What are the Uses of Microbial Culture Technology?


Since the time immemorial microorganisms have been used for production of various products. After the development of pure cultures, improved strains of various routes of metabolism they are exploited for various useful industrial and biotech products which have never been possible by ordinary strains.

Can you imagine, E. coli re producing human insulin? Exploitation of microorganisms for some of the useful products are given in and discussed below:

(a) Exploitation of Whole Cells of Microorganisms:


Since vedic period, whole cells of microorganisms have been used for production of products as starter culture. For example, a spoonful one day old curd is mixed with boiled and cool down (about 37°C) two litre milk to produce curd and cheese. Similarly, jalebi is also produced after mixing yeast cells with wheat flour (called maida) preparation.

Whole cells of Candida utilis, Torula sp. and Spirulina maxima are now used as single cell protein (SCP). SCPs are the good source of protein. For example, S. maxima contains about 60% protein.

Vaccines for typhoid, tetanus and tuberculosis have also been prepared by using whole cells of respective bacteria.

Tempeh is one of the oriental fungal food of Indonesia, Japan and other countries. It is produced by inoculating soaked and de-hulled soybean cotyledons with Rhizopus oligosporus and incubating for 4-5 days.


Biofertilizers have also been produced industrially in India and other countries and commercialised with different trade names. Pure cultures of bacteria such as species of Rhizobium or Pseudomonas are mixed with carriers (inert organic waste), dried and packed in polythene and sold in marker.

The National Biofertiliser Development Centre (NBDC), Ministry of Agriculture (Ghaziabad, U.P) has been established to promote the scientists to make available the know-how to the farmers.

Many industries have been established that have been preparing biofertilizers and selling to the market. The farmers must use biofertilizers for eco-friendly sustainable enhanced crop production.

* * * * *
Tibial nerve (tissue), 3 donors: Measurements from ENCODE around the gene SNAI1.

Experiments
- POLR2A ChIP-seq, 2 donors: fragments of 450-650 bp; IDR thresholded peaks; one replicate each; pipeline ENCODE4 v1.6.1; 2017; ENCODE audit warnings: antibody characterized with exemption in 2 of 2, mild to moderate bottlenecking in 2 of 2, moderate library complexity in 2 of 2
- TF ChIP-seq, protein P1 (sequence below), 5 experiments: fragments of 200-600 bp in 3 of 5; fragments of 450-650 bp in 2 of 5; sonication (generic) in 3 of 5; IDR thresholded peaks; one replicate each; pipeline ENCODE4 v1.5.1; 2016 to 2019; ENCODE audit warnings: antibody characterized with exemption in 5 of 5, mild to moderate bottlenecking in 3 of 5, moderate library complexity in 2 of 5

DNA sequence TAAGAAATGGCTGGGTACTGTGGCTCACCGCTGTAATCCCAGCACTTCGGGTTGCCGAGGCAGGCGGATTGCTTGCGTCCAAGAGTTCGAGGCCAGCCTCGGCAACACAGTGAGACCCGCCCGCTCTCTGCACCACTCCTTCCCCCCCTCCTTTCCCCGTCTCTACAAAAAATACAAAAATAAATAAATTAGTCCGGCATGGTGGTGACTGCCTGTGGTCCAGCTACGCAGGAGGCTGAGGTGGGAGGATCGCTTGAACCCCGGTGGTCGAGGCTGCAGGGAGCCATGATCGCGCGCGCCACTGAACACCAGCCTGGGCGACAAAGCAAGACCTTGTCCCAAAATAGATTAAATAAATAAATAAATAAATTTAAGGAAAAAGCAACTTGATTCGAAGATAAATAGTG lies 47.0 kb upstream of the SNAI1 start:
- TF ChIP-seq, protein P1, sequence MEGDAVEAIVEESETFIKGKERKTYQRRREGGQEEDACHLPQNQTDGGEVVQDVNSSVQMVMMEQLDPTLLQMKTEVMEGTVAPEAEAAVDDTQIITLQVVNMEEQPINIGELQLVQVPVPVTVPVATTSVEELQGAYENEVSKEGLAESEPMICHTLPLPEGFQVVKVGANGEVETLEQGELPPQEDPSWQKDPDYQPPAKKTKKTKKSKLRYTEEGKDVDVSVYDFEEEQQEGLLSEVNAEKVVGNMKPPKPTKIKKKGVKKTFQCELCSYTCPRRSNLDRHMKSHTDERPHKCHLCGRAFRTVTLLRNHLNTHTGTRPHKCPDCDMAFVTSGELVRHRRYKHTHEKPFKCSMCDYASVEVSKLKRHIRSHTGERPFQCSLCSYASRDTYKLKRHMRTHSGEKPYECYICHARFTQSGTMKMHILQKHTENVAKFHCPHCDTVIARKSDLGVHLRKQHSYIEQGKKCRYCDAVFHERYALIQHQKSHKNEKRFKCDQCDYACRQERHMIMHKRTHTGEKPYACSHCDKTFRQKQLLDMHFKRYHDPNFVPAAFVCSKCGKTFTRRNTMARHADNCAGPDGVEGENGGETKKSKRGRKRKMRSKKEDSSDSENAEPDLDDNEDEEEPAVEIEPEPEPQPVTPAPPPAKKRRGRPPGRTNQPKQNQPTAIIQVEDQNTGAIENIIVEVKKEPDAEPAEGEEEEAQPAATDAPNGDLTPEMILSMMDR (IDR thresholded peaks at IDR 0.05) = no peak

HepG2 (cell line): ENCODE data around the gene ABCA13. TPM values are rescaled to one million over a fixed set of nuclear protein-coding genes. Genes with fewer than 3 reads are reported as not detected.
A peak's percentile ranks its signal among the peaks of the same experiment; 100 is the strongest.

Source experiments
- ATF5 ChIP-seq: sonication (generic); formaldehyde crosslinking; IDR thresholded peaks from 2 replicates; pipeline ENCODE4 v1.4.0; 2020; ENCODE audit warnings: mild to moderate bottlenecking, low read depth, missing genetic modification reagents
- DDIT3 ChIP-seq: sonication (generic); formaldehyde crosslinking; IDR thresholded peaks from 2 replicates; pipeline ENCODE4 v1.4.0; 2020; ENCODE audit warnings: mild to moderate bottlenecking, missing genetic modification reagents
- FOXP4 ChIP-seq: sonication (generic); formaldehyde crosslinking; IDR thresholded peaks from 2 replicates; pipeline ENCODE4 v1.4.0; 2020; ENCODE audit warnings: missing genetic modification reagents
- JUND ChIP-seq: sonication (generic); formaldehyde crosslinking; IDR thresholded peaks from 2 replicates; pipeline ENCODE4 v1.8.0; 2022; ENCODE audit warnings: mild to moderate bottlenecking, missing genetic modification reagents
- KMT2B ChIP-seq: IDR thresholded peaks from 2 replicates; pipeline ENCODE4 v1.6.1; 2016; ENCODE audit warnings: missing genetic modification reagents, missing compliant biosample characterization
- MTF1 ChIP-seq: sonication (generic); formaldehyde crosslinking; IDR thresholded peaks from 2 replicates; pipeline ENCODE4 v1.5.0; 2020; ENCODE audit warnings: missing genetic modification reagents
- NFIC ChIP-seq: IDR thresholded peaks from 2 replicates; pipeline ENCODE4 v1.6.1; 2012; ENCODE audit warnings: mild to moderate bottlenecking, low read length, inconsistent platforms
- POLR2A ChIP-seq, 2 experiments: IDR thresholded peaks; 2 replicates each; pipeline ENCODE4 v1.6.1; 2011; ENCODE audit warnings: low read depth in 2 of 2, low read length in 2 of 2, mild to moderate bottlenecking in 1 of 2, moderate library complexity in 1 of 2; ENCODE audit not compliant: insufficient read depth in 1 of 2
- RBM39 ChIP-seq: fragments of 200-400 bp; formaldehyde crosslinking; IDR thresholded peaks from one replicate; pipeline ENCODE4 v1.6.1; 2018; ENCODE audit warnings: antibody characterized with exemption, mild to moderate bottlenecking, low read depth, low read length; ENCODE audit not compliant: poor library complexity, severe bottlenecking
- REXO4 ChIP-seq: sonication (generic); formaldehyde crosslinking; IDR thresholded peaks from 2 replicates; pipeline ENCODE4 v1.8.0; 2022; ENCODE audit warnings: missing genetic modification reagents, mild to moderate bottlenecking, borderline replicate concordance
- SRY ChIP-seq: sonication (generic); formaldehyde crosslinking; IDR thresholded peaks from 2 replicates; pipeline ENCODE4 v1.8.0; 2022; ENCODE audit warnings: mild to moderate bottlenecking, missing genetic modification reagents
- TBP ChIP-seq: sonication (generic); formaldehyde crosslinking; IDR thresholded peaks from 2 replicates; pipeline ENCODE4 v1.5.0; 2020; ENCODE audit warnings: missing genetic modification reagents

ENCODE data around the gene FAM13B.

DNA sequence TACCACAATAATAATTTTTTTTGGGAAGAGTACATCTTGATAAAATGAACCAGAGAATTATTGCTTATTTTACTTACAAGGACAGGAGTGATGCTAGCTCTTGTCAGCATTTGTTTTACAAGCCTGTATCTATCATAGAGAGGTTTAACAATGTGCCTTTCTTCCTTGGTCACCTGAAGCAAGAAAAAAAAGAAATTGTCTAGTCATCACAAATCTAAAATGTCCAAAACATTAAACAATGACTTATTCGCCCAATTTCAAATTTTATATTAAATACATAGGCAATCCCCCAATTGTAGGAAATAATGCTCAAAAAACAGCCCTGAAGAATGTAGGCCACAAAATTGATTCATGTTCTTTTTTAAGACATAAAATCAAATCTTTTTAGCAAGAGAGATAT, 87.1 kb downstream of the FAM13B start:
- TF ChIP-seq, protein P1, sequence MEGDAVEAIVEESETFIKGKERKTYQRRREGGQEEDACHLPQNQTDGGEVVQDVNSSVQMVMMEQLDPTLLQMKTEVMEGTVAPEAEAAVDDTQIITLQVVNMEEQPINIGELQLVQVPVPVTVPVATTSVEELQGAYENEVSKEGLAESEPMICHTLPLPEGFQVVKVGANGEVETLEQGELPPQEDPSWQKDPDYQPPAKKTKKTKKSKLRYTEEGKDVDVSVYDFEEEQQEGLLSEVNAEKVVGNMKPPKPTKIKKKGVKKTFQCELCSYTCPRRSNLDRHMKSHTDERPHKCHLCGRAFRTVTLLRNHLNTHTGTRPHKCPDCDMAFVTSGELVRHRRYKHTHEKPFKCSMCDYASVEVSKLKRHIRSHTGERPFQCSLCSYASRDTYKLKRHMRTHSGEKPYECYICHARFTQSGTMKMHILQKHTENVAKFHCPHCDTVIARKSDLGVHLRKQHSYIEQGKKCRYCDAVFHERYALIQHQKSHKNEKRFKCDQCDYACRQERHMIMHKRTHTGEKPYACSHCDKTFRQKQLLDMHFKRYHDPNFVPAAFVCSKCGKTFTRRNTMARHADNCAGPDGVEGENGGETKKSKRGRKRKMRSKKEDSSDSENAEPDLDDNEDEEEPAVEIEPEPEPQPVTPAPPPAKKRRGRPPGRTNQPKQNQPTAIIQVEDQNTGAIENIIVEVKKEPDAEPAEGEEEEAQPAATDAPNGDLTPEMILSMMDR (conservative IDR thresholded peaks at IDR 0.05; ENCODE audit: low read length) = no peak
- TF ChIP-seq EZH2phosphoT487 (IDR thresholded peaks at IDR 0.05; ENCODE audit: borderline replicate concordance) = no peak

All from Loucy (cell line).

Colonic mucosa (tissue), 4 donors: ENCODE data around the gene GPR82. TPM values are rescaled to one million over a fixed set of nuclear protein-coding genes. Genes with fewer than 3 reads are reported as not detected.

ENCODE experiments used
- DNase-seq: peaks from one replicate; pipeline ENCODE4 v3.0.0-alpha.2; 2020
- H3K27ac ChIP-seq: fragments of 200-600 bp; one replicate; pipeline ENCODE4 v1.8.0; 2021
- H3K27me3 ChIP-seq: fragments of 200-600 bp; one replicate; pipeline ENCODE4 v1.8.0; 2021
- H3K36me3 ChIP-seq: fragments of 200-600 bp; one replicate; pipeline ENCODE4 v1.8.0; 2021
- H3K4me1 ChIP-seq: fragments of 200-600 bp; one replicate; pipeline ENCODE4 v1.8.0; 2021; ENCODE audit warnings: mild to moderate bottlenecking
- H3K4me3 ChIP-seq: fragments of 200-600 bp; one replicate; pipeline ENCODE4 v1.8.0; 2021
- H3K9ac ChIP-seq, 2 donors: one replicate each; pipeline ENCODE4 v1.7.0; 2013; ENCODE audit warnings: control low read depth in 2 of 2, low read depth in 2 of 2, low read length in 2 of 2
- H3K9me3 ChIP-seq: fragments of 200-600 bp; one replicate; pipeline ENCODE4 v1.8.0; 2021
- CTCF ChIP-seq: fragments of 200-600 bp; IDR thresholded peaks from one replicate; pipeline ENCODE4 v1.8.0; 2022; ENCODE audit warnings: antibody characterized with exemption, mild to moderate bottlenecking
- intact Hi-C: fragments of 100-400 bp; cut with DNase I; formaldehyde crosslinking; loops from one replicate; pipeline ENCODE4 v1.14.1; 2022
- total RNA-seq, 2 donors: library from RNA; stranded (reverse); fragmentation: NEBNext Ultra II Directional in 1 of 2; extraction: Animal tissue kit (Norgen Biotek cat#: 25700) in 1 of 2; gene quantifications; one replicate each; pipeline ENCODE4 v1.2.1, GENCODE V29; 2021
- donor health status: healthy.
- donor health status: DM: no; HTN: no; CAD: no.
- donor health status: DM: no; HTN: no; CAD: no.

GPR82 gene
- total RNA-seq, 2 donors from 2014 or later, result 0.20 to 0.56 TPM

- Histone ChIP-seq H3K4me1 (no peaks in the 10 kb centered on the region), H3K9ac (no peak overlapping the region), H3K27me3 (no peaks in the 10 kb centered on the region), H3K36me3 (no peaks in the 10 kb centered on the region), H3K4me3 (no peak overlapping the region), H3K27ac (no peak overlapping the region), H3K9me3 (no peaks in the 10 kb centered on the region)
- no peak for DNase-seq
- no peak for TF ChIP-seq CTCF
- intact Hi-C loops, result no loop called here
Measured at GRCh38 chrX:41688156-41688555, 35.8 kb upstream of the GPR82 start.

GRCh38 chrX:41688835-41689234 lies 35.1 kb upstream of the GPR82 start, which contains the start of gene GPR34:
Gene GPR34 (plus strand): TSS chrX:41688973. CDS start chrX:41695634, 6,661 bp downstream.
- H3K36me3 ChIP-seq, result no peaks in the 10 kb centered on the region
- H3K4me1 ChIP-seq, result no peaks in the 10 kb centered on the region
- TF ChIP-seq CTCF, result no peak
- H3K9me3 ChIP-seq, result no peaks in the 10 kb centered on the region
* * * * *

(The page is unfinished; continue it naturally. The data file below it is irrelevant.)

(b) Production of Primary Metabolites:


Primary metabolites (alcohols, acids, vitamins, etc.) are such microbial products that are produced during exponential growth phase (log phase). These are used by microorganisms e.g. ethanol, citric acid, vitamin C, vitamin B12, etc.

(c) Biomining (Bioleaching) and Bioremediation:

The microbes are exploited for extraction of certain metals like gold, silver, copper, sulphur, iron, etc. Through metabolic reactions microbes precipitate the respective metal in the solution.

For example, Thiobacillus ferooxidans precipitates iron from the ores. Similarly, the most contaminant of soil are chlorinated solvents, hydrocarbons, poly- chlorobiphenyls and metals.


Now-a-days, microbial preparations are used for degradation of these pollutants. The waste organic materials treated with selected potential strains of microorganisms are rendered into less- or non­toxic forms. This process of remedying pollution is called bioremediation.

(d) Production of Recombinant Proteins:

After 1980, recombinant DNA technology has given much hope for production of novel proteins using genetically engineered microorganisms. Human insulin is the first therapeutic protein produced by genetically engineered E. coli. Similarly, transformed yeast cells have been used to produce transformed hepatitis vaccine. For detail see Chapter 3.

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